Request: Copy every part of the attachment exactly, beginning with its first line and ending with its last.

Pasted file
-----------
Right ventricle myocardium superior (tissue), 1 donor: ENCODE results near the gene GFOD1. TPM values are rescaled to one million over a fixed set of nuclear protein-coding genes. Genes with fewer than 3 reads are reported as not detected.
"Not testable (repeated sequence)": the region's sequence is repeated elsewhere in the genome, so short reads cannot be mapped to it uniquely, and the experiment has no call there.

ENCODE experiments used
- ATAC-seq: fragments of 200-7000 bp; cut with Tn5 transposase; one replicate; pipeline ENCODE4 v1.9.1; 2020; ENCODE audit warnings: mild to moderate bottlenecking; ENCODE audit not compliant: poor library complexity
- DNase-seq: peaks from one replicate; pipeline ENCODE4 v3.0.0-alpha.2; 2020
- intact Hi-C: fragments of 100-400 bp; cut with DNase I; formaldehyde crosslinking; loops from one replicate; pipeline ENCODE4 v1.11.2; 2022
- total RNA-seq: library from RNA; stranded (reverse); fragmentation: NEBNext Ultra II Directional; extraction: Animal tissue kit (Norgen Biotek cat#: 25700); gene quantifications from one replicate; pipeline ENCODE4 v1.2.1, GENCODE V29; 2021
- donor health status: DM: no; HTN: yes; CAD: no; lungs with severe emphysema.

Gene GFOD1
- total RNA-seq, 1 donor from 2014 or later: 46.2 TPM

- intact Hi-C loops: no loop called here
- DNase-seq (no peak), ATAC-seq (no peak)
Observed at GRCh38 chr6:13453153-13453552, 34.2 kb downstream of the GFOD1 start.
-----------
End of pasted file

Right ventricle myocardium superior (tissue), 1 donor: ENCODE results near the gene GFOD1. TPM values are rescaled to one million over a fixed set of nuclear protein-coding genes. Genes with fewer than 3 reads are reported as not detected.
"Not testable (repeated sequence)": the region's sequence is repeated elsewhere in the genome, so short reads cannot be mapped to it uniquely, and the experiment has no call there.

ENCODE experiments used
- ATAC-seq: fragments of 200-7000 bp; cut with Tn5 transposase; one replicate; pipeline ENCODE4 v1.9.1; 2020; ENCODE audit warnings: mild to moderate bottlenecking; ENCODE audit not compliant: poor library complexity
- DNase-seq: peaks from one replicate; pipeline ENCODE4 v3.0.0-alpha.2; 2020
- intact Hi-C: fragments of 100-400 bp; cut with DNase I; formaldehyde crosslinking; loops from one replicate; pipeline ENCODE4 v1.11.2; 2022
- total RNA-seq: library from RNA; stranded (reverse); fragmentation: NEBNext Ultra II Directional; extraction: Animal tissue kit (Norgen Biotek cat#: 25700); gene quantifications from one replicate; pipeline ENCODE4 v1.2.1, GENCODE V29; 2021
- donor health status: DM: no; HTN: yes; CAD: no; lungs with severe emphysema.

Gene GFOD1
- total RNA-seq, 1 donor from 2014 or later: 46.2 TPM

- intact Hi-C loops: no loop called here
- DNase-seq (no peak), ATAC-seq (no peak)
Observed at GRCh38 chr6:13453153-13453552, 34.2 kb downstream of the GFOD1 start.